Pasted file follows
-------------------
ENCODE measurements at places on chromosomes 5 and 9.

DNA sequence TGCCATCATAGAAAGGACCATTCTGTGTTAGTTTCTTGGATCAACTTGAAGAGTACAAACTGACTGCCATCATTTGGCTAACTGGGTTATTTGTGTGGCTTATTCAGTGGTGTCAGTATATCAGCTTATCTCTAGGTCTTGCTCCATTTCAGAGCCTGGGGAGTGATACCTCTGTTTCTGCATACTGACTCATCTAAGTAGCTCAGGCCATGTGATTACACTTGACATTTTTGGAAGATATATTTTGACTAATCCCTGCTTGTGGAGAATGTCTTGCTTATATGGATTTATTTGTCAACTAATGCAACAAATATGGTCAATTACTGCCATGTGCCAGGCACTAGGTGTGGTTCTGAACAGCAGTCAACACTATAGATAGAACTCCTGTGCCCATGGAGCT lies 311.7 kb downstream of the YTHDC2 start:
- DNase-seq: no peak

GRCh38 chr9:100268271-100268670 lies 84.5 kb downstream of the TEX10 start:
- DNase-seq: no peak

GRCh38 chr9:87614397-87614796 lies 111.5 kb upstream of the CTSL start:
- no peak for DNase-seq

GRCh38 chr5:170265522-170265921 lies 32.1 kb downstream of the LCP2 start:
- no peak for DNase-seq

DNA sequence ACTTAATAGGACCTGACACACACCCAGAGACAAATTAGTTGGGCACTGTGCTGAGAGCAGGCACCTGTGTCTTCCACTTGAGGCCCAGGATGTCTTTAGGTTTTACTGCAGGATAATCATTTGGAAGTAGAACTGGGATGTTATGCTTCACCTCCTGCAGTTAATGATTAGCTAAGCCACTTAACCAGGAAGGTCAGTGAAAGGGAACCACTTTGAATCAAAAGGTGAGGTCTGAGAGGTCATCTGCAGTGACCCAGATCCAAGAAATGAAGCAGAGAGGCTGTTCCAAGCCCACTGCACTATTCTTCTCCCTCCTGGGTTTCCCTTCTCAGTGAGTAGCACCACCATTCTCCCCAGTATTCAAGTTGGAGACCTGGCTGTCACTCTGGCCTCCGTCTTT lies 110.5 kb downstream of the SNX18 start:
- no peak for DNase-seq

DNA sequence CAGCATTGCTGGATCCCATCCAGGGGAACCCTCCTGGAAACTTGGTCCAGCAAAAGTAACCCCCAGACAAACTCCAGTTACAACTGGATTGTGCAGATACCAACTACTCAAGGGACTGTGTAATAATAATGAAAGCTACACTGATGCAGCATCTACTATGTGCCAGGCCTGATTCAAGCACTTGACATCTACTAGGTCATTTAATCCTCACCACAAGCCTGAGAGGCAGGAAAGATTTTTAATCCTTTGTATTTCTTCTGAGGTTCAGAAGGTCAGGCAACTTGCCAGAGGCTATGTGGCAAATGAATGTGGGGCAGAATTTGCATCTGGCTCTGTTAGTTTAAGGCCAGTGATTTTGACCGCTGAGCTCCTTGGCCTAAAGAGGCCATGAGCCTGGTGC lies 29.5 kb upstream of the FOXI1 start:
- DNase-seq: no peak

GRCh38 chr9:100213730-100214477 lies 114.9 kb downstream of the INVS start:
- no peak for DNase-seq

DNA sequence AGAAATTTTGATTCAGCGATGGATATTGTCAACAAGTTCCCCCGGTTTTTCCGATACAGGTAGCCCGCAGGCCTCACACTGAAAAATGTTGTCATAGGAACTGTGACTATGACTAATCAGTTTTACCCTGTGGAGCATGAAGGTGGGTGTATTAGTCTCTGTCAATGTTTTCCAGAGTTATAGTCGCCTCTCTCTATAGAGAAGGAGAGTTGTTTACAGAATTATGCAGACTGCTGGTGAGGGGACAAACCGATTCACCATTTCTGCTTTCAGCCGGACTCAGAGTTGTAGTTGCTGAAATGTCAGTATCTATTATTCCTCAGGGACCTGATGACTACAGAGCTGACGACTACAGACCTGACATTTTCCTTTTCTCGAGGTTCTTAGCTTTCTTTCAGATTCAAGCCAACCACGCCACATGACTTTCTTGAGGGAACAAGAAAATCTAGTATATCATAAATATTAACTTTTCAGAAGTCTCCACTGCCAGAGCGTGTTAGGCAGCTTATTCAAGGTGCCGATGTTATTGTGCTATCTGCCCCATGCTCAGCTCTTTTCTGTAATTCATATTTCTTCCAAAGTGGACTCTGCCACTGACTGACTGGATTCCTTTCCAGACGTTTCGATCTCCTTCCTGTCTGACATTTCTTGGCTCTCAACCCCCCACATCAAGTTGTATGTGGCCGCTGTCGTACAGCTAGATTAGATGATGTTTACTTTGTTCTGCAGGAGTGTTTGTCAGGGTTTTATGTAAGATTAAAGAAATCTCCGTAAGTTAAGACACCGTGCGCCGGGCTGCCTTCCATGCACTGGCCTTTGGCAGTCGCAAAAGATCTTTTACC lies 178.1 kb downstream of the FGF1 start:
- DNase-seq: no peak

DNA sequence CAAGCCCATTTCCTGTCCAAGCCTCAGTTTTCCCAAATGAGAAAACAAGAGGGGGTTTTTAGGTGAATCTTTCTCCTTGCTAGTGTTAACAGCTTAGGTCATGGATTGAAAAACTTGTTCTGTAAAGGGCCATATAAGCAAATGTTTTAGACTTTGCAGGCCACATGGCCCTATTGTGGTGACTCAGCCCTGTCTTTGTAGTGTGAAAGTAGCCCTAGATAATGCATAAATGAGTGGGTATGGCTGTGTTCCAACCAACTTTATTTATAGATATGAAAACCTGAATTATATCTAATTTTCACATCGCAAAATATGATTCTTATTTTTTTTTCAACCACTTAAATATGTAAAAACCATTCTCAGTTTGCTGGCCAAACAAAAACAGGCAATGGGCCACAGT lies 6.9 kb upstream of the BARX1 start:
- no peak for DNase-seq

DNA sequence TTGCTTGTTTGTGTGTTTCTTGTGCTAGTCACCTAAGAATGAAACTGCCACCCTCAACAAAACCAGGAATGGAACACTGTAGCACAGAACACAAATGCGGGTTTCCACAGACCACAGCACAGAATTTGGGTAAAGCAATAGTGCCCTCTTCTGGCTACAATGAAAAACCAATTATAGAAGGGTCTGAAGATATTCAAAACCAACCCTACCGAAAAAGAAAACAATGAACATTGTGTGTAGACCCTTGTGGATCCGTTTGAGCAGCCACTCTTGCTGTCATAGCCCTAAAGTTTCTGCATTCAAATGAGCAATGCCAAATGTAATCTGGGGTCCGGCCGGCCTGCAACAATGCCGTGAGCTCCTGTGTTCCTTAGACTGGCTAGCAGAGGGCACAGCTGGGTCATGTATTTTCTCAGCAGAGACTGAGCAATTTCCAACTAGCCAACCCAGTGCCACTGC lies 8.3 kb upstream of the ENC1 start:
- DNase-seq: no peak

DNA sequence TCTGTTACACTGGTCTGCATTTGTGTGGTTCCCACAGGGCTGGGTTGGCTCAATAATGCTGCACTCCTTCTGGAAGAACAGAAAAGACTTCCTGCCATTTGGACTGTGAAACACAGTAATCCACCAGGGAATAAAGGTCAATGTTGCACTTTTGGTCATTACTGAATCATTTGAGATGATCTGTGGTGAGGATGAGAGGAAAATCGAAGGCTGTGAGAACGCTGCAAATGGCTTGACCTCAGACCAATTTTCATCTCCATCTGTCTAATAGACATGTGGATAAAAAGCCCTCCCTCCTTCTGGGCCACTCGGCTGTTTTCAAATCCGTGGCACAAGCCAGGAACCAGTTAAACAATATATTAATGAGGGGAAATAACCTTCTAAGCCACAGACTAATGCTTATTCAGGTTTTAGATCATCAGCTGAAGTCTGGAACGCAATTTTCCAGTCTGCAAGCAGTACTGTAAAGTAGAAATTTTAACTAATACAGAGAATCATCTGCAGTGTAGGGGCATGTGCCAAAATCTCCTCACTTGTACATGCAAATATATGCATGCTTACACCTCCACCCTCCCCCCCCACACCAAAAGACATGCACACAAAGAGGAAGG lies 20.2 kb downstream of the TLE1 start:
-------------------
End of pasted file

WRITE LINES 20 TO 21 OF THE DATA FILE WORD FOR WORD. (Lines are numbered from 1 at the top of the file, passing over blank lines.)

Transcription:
DNA sequence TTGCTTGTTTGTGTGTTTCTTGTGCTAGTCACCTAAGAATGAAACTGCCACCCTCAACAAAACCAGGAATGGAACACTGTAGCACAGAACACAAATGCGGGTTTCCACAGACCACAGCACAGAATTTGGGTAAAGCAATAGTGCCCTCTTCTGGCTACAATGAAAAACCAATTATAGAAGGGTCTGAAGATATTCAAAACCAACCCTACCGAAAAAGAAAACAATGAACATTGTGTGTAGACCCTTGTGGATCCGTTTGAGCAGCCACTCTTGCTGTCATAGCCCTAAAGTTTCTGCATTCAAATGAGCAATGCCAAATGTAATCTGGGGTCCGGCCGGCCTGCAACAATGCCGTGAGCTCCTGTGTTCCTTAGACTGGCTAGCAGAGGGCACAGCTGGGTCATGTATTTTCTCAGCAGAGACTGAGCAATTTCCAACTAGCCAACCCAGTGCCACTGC lies 8.3 kb upstream of the ENC1 start:
- DNase-seq: no peak